We recommend starting by running 2 jobs in parallel, and see if the build succeeds. Then gradually increase the number of concurrent jobs, and see at which point the build fails. You will not be able to parallelize beyond that point – so use the highest level of jobs that can be ran safely. Also, avoid running more jobs than CPU cores you have available on the build server.
NOTE: Why do builds fail when the number pf parallel jobs increases?
The reason the build might fail when you increase the number of jobs, is that many Makefiles have implicit dependencies. If there is an explicit dependency defined in the Makefile, the -j command takes it into account and only builds a target if its dependencies have already been built(see this Stack Overflow question for more details on how Make -j handles dependencies). But if there are implicit dependencies, make -j behaves unpredictably. For example, if in the original Makefile you built some header files, and then built some objects which include these header files, but you did not define this dependency in Make, the build will still run properly in serial mode (because the headers are built first and only then you build the objects that depend on them). But then when you run make -j 2, there is a possibility that some of the header files will be built in parallel to the objects that include them. Then, those objects will not have the header files they need, causing the build to fail, or even worse, to appear successful, but have broken sources included in the compilation.This is a simple example – there are much more complex cases, especially with recursive Makefiles, in which it is very difficult to uncover that an implicit dependency actually exists.In our experience, implicit dependencies are very common. This is mainly due to the fact that because a serial build will run with implicit dependencies, developers will typically not bother specifying them. In these cases, the dependency doesn’t become apparent until you attempt to start running things in parallel. It takes a lot of time and expertise to untangle a Makefile with any complexity, and explicitly define all the dependencies.If there are implicit dependencies, the parallel build will succeed at times, and will fail at other times – depending on which jobs are randomly selected to run in parallel. The more jobs you run in parallel, the higher the probability that an implicit dependency will be violated and the build will fail, or pass and create a broken output.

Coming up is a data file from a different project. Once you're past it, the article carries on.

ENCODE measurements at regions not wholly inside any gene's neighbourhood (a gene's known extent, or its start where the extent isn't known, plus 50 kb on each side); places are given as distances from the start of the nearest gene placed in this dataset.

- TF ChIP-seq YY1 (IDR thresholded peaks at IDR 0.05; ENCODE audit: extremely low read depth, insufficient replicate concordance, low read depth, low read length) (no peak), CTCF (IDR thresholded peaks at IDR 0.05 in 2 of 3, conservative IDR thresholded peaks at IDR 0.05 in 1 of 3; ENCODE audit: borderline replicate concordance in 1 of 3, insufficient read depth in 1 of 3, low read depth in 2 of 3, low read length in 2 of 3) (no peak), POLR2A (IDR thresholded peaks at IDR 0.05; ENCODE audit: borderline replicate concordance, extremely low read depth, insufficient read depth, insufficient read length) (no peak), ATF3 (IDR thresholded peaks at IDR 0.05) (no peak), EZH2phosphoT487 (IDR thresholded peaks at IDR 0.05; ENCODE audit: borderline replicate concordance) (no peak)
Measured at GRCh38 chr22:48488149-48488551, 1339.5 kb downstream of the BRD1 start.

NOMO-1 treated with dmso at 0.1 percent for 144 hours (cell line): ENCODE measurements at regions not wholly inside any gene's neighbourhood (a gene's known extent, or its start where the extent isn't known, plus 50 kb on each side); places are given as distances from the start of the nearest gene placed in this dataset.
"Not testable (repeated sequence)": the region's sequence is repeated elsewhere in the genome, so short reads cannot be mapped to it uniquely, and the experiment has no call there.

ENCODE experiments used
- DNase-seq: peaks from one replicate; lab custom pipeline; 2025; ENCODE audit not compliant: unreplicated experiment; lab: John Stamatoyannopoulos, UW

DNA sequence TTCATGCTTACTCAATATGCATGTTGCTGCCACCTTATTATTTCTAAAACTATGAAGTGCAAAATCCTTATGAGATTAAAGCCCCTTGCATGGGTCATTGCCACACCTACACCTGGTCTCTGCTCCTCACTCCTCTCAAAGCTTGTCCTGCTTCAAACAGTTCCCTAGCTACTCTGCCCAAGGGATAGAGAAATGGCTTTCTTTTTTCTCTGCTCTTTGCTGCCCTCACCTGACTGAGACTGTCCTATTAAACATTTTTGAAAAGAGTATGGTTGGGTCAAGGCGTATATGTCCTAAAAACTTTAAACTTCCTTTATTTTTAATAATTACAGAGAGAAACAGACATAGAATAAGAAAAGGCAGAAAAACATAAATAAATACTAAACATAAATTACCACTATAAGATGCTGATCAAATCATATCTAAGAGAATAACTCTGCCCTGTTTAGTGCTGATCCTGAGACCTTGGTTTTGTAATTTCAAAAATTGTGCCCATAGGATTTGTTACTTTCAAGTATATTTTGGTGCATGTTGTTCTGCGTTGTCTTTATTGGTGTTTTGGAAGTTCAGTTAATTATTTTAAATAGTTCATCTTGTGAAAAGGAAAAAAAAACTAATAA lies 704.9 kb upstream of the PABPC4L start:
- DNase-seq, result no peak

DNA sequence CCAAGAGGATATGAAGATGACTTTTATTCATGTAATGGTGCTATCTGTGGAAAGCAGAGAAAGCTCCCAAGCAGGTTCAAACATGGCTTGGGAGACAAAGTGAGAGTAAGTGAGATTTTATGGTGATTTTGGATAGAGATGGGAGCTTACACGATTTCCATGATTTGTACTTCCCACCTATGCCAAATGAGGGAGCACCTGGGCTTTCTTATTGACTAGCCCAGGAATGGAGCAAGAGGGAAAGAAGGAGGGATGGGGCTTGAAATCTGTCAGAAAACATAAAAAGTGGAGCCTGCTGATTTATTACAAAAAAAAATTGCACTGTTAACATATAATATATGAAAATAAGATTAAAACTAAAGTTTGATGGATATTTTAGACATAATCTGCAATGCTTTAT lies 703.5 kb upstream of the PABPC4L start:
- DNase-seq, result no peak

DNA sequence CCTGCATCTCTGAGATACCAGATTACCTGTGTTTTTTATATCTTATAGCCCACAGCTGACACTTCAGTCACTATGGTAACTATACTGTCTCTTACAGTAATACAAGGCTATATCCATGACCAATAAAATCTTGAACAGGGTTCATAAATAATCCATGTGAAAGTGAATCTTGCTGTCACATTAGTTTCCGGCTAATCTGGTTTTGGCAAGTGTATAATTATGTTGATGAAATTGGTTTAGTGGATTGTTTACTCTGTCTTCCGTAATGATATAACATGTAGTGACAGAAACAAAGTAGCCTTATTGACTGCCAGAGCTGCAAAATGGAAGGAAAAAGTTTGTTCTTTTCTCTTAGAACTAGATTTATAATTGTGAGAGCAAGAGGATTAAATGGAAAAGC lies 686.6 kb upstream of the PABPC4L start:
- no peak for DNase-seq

If the parallel build fails, or you uncover a problem in the build output, examine the logs. It is recommended to keep a log of a serial build that succeeded, to compare with the log of the unsuccessful build.
NOTE: Make -j writes logs in a different order than the original serial build.
There are several logging options – writing each line as it is executed (which will result in an interleaved log with lines from different modules/components mixed up), or grouping by targets or recursive invocations. Whichever logging option you choose, the order in the log will depend on the randomly-selected order in which build commands run in parallel.This makes comparing the Make -j log to the regular serial log tricky: you will have to isolate the component that caused the problem, find it in the original serial build log, and compare them to see what went wrong.For more details on Make -j, see the GNU Make documentation for
This option is different from Make -j, in the sense that it can run entire builds in parallel on different processors, but does not allow you to parallelize individual build items. So it’s only useful if you’re running several projects at the same time.
In the Visual Studio IDE, on the Tools menu, click Options.
Expand the Projects and Solutions folder, and then select the Build and Run
In the Maximum number of parallel project builds text box, define how many projects will be allowed to run in parallel. This shouldn’t be higher than the number of CPUs on your build server.
Open the solution containing the projects that you want to build.
From the Build menu, select Batch Build.
In the Build column, check the build configurations of the projects you want to build.
NOTE: Dependencies between projects could result in inconsistent builds.